Yesterday I left the sunny South for snowy Hoboken (actually that picture was taken a month ago of my daughter in her back yard in Kingston, NY) and am layering myself for a trip to the post office to pick up the mail they've held for me for a week. Whereas I didn't even need a jacket most days in Fairhope, I'll have to wear long underwear, a tee shirt, sweater, jacket, gloves and a cap just to walk to the bus stop and take a bus nine blocks and walk three more to the post office, then three back to the next bus stop to walk another three blocks to my apartment. Must stop off somewhere and pick up a few groceries too.
Friends from Alabama will read this and ask "Why? Why does anybody live like that?"
I can understand the question, but I can answer it too. Not sufficiently so that they could really understand, but I've answered it many times on the blog. This is the place I'd rather be. I'm relearning how to deal with cold weather, and if that's all the adversity I have to cope with, I can handle it. It's a different kind of a life and I feel revitalized coming back to it. The relaxed, warm life of Lower Alabama is seductive, but to me the rewards were less. The highs were nowhere near as high, and the lows were way lower. Everybody who knows me there knows some of the stress I endured--and of course some of it was of my own making--so that sorta goes with being me. There will be some of it here, but for now Hoboken is still a vacation for me, slapdab against one of the greatest cities in the world, and in a pleasant, busy community that has a lot going on. Hoboken has the best of both worlds. It's a small town with a vibrant history (and you know how I love history) and easy access to anything I want to do in the city.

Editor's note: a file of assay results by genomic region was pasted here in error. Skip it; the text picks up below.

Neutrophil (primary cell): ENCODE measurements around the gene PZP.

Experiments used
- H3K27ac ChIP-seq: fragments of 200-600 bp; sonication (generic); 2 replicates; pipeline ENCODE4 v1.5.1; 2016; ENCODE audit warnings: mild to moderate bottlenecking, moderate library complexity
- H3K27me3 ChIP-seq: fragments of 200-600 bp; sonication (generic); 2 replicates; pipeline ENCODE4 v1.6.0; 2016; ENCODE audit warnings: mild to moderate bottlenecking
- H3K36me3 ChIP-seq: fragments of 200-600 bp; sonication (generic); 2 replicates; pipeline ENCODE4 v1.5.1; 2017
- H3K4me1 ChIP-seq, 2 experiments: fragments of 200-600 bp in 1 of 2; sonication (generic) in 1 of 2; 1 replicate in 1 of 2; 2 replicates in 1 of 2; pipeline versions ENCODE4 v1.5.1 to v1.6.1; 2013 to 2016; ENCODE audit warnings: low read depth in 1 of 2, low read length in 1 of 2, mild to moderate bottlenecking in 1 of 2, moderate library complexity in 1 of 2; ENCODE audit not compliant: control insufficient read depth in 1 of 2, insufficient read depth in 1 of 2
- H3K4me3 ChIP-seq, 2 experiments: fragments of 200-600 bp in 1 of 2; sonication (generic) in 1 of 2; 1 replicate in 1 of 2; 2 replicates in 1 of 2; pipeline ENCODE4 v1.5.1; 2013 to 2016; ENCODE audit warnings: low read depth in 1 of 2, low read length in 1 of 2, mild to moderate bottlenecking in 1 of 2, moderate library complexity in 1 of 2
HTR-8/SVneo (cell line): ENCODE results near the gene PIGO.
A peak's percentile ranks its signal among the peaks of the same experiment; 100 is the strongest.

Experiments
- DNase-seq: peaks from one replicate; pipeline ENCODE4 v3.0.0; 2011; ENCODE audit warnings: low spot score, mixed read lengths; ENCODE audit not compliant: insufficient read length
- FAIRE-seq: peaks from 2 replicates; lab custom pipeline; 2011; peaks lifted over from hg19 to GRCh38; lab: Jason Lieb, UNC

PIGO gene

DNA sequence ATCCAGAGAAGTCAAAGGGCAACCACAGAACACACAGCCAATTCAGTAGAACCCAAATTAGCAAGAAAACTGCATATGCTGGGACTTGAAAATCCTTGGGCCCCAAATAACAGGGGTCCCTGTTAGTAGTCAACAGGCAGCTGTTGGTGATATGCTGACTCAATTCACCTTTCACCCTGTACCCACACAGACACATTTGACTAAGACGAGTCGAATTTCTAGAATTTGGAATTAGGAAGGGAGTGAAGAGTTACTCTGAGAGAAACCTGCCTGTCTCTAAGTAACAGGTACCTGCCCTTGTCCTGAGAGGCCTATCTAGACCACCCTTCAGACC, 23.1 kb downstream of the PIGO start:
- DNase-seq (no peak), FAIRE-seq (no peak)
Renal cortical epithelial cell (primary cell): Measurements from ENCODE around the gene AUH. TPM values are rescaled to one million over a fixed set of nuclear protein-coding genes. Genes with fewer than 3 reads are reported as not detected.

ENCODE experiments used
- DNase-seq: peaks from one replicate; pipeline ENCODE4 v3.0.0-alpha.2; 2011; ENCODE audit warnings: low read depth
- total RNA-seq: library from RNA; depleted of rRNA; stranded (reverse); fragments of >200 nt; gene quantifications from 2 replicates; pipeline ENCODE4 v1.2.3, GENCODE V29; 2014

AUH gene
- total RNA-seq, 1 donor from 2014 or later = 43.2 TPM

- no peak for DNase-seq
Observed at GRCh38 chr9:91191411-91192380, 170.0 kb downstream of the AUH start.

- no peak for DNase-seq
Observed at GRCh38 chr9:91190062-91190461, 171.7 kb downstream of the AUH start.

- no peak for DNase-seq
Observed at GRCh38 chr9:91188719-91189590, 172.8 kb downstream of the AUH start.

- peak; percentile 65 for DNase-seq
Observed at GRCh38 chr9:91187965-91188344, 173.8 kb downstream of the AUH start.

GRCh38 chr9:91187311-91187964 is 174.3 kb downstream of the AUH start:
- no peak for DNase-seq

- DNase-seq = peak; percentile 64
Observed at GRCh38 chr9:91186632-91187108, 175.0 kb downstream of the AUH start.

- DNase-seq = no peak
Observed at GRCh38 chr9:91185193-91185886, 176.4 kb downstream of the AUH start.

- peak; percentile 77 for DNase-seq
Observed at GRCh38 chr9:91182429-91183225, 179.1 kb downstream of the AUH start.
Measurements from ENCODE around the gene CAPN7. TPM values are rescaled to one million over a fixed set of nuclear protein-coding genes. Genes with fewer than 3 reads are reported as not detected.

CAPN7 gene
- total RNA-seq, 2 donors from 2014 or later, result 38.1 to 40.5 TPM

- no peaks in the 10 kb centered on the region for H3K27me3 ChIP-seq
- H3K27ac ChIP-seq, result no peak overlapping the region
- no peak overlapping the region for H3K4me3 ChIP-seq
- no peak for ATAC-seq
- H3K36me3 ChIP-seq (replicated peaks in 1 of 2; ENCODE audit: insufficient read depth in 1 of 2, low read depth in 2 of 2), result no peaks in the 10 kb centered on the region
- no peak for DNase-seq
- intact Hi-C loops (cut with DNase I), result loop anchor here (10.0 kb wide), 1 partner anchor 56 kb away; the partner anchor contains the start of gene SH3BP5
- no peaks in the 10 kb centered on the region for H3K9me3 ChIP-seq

Across that water, it ain't Mobile. It's Manhattan.
Now, just give me a couple of days to get over my jet lag and culture shock. And don't bother me while I put on my long johns and get dressed for the cold.